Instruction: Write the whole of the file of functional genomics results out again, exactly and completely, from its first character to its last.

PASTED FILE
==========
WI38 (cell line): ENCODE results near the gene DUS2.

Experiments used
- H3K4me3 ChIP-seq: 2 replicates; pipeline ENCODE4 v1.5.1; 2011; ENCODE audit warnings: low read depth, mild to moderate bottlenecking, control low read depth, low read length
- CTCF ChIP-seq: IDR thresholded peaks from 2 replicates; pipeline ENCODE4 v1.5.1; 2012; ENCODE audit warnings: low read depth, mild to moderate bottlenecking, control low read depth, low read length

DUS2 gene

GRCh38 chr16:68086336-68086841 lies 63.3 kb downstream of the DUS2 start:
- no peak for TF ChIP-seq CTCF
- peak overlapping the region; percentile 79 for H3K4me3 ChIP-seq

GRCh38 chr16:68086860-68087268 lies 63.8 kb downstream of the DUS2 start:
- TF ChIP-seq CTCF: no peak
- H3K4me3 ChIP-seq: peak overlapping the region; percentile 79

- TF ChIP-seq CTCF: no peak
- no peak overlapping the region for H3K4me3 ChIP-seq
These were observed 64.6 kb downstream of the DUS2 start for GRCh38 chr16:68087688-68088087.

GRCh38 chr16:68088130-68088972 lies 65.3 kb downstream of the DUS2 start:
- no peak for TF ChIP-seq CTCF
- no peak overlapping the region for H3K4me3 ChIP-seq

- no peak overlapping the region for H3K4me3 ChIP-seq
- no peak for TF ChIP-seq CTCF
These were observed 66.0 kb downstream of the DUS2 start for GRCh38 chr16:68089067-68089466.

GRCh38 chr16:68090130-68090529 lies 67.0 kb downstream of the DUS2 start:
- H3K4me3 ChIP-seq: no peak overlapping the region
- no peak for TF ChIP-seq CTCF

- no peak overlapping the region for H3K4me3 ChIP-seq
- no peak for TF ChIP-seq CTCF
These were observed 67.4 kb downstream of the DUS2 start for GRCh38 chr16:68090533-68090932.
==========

WI38 (cell line): ENCODE results near the gene DUS2.

Experiments used
- H3K4me3 ChIP-seq: 2 replicates; pipeline ENCODE4 v1.5.1; 2011; ENCODE audit warnings: low read depth, mild to moderate bottlenecking, control low read depth, low read length
- CTCF ChIP-seq: IDR thresholded peaks from 2 replicates; pipeline ENCODE4 v1.5.1; 2012; ENCODE audit warnings: low read depth, mild to moderate bottlenecking, control low read depth, low read length

DUS2 gene

GRCh38 chr16:68086336-68086841 lies 63.3 kb downstream of the DUS2 start:
- no peak for TF ChIP-seq CTCF
- peak overlapping the region; percentile 79 for H3K4me3 ChIP-seq

GRCh38 chr16:68086860-68087268 lies 63.8 kb downstream of the DUS2 start:
- TF ChIP-seq CTCF: no peak
- H3K4me3 ChIP-seq: peak overlapping the region; percentile 79

- TF ChIP-seq CTCF: no peak
- no peak overlapping the region for H3K4me3 ChIP-seq
These were observed 64.6 kb downstream of the DUS2 start for GRCh38 chr16:68087688-68088087.

GRCh38 chr16:68088130-68088972 lies 65.3 kb downstream of the DUS2 start:
- no peak for TF ChIP-seq CTCF
- no peak overlapping the region for H3K4me3 ChIP-seq

- no peak overlapping the region for H3K4me3 ChIP-seq
- no peak for TF ChIP-seq CTCF
These were observed 66.0 kb downstream of the DUS2 start for GRCh38 chr16:68089067-68089466.

GRCh38 chr16:68090130-68090529 lies 67.0 kb downstream of the DUS2 start:
- H3K4me3 ChIP-seq: no peak overlapping the region
- no peak for TF ChIP-seq CTCF

- no peak overlapping the region for H3K4me3 ChIP-seq
- no peak for TF ChIP-seq CTCF
These were observed 67.4 kb downstream of the DUS2 start for GRCh38 chr16:68090533-68090932.